“Perhaps the best strategy for dealing with distressed properties is to forestall them by watching for early warning signals. The difficulties of most problem properties usually can be traced to one of the following factors: poor management, operating deficits, lack of capital improvements, or owners who need greater liquidity. Sometimes the problems are physical–deterioration of interiors and exteriors, problem tenants, neighborhood deterioration, functional obsolescence, adverse changes to frontage, increased traffic congestion, or worsened access in and out of the property…Fixing these problems before they become major obstacles can save everyone a lot of grief. It helps the equity investor because he or she may be able to avoid foreclosure. Working hard to turn around a property may also allow the equity investor to borrow again another day” (Shilling, 2002, p. 190 – 191).
Assessing Risk is an Important Part of Conducting Due Diligence
We are having a very interesting class discussion regarding assessing and mitigating the risks that surround real estate investing. A very important point was made that an assessment of risk should be conducted as part of the due diligence process. As cited above, the best way to avoid becoming a distressed statistic is to take preemptive and preventative measures; for example, establishing quality management, ensuring that cash flow is sufficient to cover expenses and yield a positive return, establishing and maintaining reserves for capital improvements and maintaining greater liquidity, etc. These are all things that are within an investors’ control; however, there are some factors that go beyond the control of an investor; for example functional obsolescence and neighborhood deterioration. These uncontrollable factors will have a direct and significant impact on the quality of tenants, and thus quality of the investment; which in turn raises the risk of the cash flows and risk of the investment in the long-term.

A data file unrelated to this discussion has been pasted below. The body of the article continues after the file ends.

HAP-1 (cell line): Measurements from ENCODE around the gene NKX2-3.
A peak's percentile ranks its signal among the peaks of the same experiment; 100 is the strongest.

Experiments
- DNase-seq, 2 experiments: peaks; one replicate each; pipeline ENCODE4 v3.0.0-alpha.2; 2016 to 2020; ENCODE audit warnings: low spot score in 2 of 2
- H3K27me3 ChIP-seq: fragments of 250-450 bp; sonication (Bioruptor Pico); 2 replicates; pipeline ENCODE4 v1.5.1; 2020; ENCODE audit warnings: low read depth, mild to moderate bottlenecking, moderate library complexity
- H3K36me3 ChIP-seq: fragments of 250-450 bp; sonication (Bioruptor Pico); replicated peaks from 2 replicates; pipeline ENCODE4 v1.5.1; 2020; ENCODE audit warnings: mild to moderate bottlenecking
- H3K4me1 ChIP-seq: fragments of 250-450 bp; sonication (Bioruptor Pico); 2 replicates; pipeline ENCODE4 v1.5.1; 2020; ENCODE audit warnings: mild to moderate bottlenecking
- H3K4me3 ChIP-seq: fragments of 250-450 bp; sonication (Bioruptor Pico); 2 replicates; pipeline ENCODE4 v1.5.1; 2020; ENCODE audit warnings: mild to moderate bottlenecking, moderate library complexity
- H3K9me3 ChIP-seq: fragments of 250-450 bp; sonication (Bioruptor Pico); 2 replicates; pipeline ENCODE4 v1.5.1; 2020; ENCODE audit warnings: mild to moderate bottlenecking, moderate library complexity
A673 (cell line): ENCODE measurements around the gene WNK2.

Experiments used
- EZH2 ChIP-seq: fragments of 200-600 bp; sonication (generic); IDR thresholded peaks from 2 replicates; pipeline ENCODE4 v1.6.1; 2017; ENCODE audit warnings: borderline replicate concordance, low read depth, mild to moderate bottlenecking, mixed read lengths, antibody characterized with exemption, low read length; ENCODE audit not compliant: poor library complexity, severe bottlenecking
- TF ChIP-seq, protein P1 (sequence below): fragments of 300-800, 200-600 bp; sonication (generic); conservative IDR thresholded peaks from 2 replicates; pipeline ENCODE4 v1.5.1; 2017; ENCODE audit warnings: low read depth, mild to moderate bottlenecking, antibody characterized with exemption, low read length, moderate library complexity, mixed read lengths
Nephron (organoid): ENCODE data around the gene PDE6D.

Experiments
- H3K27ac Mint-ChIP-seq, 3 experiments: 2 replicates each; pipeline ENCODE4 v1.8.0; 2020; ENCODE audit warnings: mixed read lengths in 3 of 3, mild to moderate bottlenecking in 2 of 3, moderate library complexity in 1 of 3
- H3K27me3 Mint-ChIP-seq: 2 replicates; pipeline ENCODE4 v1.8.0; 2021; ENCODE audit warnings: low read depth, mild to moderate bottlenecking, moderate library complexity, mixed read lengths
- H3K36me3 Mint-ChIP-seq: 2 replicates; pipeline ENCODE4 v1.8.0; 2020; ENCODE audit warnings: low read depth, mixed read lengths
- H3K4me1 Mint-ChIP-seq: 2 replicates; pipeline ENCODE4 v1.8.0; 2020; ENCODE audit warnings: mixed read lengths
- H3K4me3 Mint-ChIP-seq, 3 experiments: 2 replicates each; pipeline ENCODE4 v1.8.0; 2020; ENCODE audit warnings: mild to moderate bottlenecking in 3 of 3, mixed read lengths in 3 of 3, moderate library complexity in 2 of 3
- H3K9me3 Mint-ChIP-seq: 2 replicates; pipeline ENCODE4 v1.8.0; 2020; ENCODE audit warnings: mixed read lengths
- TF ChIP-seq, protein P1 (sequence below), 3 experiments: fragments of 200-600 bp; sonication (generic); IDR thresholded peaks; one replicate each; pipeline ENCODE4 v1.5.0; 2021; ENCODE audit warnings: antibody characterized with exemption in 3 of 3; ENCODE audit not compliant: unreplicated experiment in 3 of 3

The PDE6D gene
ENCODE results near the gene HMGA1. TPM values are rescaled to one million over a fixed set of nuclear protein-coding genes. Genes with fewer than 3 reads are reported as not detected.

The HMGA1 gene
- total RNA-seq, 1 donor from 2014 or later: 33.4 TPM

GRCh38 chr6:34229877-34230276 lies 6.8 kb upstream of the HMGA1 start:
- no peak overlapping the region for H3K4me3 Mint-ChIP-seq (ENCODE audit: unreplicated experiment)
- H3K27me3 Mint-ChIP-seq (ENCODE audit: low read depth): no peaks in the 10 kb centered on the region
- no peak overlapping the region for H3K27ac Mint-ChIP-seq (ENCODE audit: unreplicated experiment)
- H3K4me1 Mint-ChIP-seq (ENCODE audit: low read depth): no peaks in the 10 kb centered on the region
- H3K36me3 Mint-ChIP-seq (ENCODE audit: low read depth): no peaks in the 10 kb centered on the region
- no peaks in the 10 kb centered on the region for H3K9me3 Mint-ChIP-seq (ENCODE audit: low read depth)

The Greater the Risk, The Greater the Expectation of a Return
For the average real estate investor, these conditions are best uncovered during the due diligence period and avoided. However, for an experienced investor with vision, resources, local knowledge, and community backing, there could be a tremendous opportunity to re-develop deteriorating communities; to be sure, it is a specialty not for the faint of heart. In the case of deteriorating neighborhoods, these investors are buying up whole blocks of homes for pennies on the dollar, eradicating the neighborhood of criminal element, demolishing old vacant homes, and then re-developing / re-building clean affordable homes and rentals. When the market recovers, their hard work will have paid off handsomely, because they properly assessed the risks, created a preemptive plan of action, and followed through with all things considered. Since they assume a greater level of risk, they can expect to earn greater returns, and rightly so. These investors are angels–in my opinion–because they are the ones that revitalize and renew ailing neighborhoods; they encompass what it means to be “green” in the quest for sustainability and the triple bottom line of, “people, planet, and profit.” These Angels have my undying respect and admiration for the good that they do for people in their pursuit of profit; they are social entrepreneurs to the core. Spectacular!